When my marketing agency The Whole Brain Group talks to prospective clients, we spend a lot of time educating them about the cultural shift that will need to take place inside their leadership team and organization as a whole to make an investment in inbound marketing successful.
We know from our own experience, and from talking to a lot of other agency teams, that companies that embrace this cultural evolution consistently experience results more quickly and more powerfully than those who can’t seem to get past these fears.
Here are three fears we frequently run into when working with growing companies who are trying to figure out how to be successful with inbound marketing.
1) Fear of Producing Educational Content
Many companies resist producing a lot of educational content for fear of giving away their “secret sauce” to their competitors – or that they will educate their customers so well that they will just “do it themselves”.
89% of buyers research online before spending money on anything, so companies need to shift their thinking to adjust to this new buyer behavior. Would you rather have your potential customers educate themselves on your website – or your competitors’?
Attitude Shift #1: Get Comfortable with Educating
It’s important to understand that educating your customers does not necessarily mean publishing the engineering blueprints for your product or letting people download the operations manual your team uses to deliver service. Educating your customers means positioning yourself as a thought leader and guide that can help them make a smart purchasing decision.
- Understand and define your buyer personas so you can clarify your messaging and content to meet their needs.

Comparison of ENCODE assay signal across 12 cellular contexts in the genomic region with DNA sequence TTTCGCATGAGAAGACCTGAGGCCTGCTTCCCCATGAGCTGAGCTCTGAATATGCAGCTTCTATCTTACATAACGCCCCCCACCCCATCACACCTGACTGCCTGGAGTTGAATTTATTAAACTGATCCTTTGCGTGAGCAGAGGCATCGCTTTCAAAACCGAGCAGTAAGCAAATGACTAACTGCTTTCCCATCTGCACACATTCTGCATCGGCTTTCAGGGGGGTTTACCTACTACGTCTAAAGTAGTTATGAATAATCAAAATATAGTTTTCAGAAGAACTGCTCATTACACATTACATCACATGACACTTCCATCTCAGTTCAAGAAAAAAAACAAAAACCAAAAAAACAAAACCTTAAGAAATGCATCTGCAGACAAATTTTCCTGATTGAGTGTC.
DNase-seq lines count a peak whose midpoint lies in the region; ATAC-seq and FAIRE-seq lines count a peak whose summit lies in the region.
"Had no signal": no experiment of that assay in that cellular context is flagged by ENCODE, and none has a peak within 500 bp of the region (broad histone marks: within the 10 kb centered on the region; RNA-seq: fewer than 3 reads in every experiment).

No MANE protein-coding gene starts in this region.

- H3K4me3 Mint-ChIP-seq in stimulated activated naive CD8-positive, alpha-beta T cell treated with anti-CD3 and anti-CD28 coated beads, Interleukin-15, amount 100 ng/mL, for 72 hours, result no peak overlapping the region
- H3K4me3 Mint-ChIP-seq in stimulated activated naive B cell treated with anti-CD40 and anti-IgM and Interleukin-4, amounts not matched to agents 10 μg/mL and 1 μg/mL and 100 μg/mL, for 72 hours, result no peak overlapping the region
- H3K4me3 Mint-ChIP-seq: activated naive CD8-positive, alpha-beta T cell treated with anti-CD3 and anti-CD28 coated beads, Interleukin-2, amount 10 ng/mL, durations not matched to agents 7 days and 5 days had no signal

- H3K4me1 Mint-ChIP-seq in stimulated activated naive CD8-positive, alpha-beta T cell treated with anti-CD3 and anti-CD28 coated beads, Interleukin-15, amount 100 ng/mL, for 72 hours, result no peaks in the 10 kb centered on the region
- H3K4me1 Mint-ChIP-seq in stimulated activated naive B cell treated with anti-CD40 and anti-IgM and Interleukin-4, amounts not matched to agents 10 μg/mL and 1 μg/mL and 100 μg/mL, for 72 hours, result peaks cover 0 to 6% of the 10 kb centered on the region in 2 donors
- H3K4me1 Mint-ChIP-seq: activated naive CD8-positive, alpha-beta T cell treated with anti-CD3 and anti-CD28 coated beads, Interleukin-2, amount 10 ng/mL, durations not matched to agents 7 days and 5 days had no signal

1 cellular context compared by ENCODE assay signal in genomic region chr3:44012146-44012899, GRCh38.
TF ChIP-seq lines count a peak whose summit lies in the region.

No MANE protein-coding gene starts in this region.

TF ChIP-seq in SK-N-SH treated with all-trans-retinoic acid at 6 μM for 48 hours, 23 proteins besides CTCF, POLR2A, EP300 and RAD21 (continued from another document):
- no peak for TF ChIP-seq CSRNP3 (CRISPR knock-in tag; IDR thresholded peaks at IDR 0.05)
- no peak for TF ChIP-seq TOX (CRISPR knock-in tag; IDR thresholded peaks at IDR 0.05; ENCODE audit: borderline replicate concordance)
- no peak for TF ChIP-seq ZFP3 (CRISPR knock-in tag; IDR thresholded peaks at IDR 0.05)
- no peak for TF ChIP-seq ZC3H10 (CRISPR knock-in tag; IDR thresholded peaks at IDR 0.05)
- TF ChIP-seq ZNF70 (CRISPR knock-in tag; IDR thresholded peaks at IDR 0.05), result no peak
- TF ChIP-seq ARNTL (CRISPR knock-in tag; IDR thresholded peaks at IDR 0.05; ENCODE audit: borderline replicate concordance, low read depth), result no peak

- Define your buyer’s journey and produce content that will help remove any misconceptions or objections your customers may have about deciding to buy from you.
- Brainstorm topics for content offers by talking to your sales team to find out what questions they are tired of answering, what common misconceptions people have about your product or service, and what they wish people knew when comparing your company to a competitor.
2) Fear of Changing Your Sales Process
Buyer behaviors have changed dramatically in the last few years, but most sales teams are still selling the same old way – and are frustrated that their results aren’t as good as they used to be. Because buyers are doing more research online, they’re typically far more savvy and educated than ever before – and they’ll spot a sales person using “sales tactics” or “faking it” right away.
If you’re doing a good job with inbound marketing, your prospects should have had most of their basic questions answered before they even talk to a sales person – which means your sales team needs to up their game.
Attitude Shift #2: Get Comfortable with Lead Intelligence and Consultative Selling
The beauty of using marketing automation software like HubSpot is that you’re collecting TONS of lead intelligence that could really help salespeople close more deals – if they look at it!